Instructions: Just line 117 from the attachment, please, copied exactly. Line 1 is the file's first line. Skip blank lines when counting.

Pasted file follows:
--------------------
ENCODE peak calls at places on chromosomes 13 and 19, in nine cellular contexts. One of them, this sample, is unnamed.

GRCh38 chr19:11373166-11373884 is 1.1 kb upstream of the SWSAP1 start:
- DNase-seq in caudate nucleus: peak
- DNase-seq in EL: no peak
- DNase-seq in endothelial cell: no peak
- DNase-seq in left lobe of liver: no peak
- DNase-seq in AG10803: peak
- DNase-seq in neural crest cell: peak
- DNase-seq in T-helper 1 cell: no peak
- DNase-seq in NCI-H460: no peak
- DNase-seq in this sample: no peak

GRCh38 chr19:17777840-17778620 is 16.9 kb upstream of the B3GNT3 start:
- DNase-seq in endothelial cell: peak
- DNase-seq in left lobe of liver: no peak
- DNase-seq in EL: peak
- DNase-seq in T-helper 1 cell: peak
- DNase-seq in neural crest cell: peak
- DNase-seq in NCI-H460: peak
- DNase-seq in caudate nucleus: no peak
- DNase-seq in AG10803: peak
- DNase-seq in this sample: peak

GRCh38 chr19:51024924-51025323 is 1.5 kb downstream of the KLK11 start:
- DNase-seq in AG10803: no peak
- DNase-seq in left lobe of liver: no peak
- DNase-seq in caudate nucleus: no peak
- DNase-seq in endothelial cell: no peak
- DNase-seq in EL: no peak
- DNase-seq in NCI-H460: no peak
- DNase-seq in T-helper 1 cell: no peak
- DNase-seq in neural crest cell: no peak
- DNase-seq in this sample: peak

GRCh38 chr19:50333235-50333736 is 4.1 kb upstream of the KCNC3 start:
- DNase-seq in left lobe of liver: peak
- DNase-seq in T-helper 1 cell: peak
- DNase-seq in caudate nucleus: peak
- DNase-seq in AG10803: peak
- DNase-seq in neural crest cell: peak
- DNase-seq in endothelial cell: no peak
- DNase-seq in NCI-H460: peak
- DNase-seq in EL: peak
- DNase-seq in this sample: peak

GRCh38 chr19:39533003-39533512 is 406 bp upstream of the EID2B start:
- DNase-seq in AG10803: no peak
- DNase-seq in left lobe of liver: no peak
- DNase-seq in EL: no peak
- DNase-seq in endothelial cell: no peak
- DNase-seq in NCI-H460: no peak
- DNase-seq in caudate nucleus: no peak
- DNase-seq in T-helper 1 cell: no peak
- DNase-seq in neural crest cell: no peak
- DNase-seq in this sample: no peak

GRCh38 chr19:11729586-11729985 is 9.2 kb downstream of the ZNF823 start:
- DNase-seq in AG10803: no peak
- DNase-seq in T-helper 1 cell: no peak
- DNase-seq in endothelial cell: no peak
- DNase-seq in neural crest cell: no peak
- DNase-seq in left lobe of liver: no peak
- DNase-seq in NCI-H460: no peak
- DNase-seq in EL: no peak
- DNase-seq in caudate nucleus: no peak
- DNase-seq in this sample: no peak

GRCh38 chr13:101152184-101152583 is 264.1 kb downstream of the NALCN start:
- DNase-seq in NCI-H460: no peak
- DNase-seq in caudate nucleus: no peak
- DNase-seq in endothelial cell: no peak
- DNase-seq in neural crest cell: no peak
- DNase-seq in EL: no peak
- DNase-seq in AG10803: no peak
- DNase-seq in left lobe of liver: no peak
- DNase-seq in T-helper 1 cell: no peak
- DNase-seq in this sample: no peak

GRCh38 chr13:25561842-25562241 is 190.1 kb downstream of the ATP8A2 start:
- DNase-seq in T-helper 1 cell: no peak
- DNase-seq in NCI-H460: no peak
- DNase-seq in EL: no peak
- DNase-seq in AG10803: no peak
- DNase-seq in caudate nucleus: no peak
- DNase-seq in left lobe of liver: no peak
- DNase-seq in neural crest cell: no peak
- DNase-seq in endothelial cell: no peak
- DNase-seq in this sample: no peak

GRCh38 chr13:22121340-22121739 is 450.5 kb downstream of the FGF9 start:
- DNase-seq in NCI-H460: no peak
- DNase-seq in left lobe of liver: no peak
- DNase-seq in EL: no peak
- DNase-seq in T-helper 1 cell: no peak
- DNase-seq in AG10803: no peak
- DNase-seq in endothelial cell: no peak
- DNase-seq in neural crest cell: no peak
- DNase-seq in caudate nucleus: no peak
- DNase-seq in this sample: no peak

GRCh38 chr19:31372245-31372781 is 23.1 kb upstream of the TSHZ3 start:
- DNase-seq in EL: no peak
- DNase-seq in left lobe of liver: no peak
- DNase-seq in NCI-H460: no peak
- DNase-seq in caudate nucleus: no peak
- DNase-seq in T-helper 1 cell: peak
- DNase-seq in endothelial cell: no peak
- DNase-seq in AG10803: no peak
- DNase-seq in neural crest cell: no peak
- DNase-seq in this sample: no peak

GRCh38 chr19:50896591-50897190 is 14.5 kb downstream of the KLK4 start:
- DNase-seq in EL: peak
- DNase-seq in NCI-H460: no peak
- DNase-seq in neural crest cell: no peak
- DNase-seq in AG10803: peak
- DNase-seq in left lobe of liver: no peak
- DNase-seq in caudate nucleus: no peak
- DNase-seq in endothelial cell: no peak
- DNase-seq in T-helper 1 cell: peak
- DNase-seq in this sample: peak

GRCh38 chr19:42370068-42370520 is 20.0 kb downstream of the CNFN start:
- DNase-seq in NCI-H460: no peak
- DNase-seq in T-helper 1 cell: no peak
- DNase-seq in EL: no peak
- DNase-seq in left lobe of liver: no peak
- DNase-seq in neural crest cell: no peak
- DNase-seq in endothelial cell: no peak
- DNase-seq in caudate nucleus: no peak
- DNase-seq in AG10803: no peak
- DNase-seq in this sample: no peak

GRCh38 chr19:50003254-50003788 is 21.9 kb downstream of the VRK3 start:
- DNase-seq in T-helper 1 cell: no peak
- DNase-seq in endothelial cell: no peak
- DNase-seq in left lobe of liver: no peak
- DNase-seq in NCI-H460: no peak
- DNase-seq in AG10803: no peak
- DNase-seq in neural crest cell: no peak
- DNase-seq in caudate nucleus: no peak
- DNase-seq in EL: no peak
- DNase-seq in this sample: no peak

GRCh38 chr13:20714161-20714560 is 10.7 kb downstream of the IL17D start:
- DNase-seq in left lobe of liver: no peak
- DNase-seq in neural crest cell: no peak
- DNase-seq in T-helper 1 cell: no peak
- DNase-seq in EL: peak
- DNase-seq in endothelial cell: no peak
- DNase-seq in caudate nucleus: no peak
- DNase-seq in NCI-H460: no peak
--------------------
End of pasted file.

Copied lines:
- DNase-seq in neural crest cell: no peak